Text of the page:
Fifty years ago during the fall of 1969, the Moratorium Against the Vietnam War occurred nationwide with protests on Oct. 15 and Nov. 13-15. This Special Collections News post will look at involvement of NC State students and faculty with these events.
For the Oct. 15 Vietnam Day or Moratorium Day, NC State students and faculty held a symposium on campus instead of marches and demonstrations, as occurred at other colleges and universities. The Faculty Senate and Student Government organized the symposium, which primarily addressed such topics as the war's impact on the U.S. and Vietnam, U.S. foreign policy, historical background, and the war's moral impact. Sessions on the Brickyard consisted of faculty speakers and student moderators. Paul Geissler and Bev Schwarz were the primary student organizers. Chancellor John Caldwell kicked off the symposium with a keynote address during the evening of Oct. 14. Speakers the next day included History Professor Burton Beers, Political Science Professor Abe Holtzman, Forestry Professor Art Cooper, and Philosophy Professor Tom Regan (who became a prominent animal rights activist later in life). Other events included a reading of the names of Americans killed and a screening of the documentary film In The Year of the Pig. (An earlier Special Collections News post has more information about Vietnam Day.)
The Technician student newspaper stated that the "Moratorium Passes Peacefully in N.C.," and it ran an article with Geissler's reaction (although it misspelled his name). "I think it was a very profitable day," he said. There were no reports on the number attending, and no one wrote the Technician about it, whether in support or against. In fact a Technician editor lamented this silence when noting a number of letters were received about a separate incident in which a woman student criticized her male colleagues. A few days later, letters did start coming in, such as that from a "Concerned Students Committee" that supported President Richard Nixon's handling of the war, sparking further letters both for and against the war. (Bev Schwarz also wrote about the defacement of a pro-moratorium bumper sticker on her car at a local grocery store.)
On 13-15 Nov. 1969, massive antiwar protests occurred in Washington, D.C., and San Francisco (also called the Moratorium Against the War or the Second Moratorium), and some NC State students participated. On Nov. 13-14, 40,000 people carrying signs with names of servicemen killed marched single-file from Arlington National Cemetery in Virginia, across the Potomac River into Washington, D.C., past the White House, and ended at the U.S. Capitol, where the signs were deposited in a coffin. On Nov. 15 a larger crowd, estimated at a half million, marched down Pennsylvania Ave. in what was then called the largest antiwar demonstration in U.S. history, and it ended up at the Washington Monument. (Thousands also partook in a march in San Francisco.)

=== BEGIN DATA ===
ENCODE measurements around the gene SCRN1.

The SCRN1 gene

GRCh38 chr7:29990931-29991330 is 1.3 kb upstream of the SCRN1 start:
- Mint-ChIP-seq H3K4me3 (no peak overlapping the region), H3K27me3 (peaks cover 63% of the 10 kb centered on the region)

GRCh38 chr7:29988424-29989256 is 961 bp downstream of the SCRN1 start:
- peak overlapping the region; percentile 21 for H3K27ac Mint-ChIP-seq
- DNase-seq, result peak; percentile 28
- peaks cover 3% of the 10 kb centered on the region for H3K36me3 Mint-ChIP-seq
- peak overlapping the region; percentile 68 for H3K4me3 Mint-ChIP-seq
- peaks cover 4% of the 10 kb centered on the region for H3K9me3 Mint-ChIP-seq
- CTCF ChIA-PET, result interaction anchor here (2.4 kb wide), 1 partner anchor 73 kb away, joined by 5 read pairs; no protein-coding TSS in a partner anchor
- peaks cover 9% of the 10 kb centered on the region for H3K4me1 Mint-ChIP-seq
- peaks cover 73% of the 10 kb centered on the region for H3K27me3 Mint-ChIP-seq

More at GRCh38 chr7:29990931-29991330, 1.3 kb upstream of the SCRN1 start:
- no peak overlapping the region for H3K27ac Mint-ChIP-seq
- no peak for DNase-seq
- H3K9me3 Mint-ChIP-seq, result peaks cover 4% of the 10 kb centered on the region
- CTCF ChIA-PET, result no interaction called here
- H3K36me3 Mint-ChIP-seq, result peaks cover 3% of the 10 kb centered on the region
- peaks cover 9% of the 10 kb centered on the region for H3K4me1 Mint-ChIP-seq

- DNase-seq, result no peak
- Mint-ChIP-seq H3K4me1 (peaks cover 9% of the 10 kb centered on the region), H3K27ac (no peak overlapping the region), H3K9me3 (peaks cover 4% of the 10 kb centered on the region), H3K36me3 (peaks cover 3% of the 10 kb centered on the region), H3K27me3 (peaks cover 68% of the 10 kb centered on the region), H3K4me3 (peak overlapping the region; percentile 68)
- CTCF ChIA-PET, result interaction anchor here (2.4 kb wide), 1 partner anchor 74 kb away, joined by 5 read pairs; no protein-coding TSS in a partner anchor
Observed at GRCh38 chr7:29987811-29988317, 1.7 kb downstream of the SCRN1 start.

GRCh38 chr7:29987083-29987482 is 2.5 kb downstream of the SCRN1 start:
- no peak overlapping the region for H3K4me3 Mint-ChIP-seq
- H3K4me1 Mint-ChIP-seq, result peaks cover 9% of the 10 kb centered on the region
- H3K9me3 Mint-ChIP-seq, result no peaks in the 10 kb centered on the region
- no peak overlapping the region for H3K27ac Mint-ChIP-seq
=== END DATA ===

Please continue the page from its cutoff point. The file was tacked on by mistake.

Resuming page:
The New Mobilization Committee to End the War in Vietnam (also called New Mobe) organized the protest. Local members of the group organized a contingent of NC State students to go to D.C. Participants (including the Technician's photo editor Hal Barker) published photos in the Nov. 17 student newspaper, as well as the Agromeck yearbook the next spring. Student David Burney wrote an article, calling the event a "political Woodstock" (after the music festival that had recently happened) and claiming between 150 and 250 NC State students had attended. Another student, Richard Brodeur, briefly described the event in a letter published in the 19 Nov. 1969 Technician.
Another NC State participant was Luther Russell Herman, Jr., secretary-treasurer of the local New Mobe group. He later gave Special Collection his papers from antiwar groups and protests of the 1960s and 1970s, and these include materials from the Nov. 1969 demonstration in Washington, D.C. (such as the March Against Death flyer shown to the right).
Back on campus, opposition to the protesters continued. Into Dec. 1969 the Technician received more letters from the "Concerned Students Committee" and others supporting the war. The antiwar movement at NC State remained relatively small and quiet, at least for the next few months.
In addition to the Technician newspapers, Agromeck yearbook, and Herman papers referenced or discussed above, Special Collections has, in the University Archives Reference Collection General Records, Box 29, two folders primarily containing materials from the 15 Oct. 1969 Vietnam Symposium held on campus, including speaker schedules, some faculty members' speeches (including Tom Regan's), Chancellor Caldwell's remarks, the In the Year of the Pig pamphlet, and a Hill Library book list. If you are interested in seeing any of these materials, please contact the Special Collections Research Center.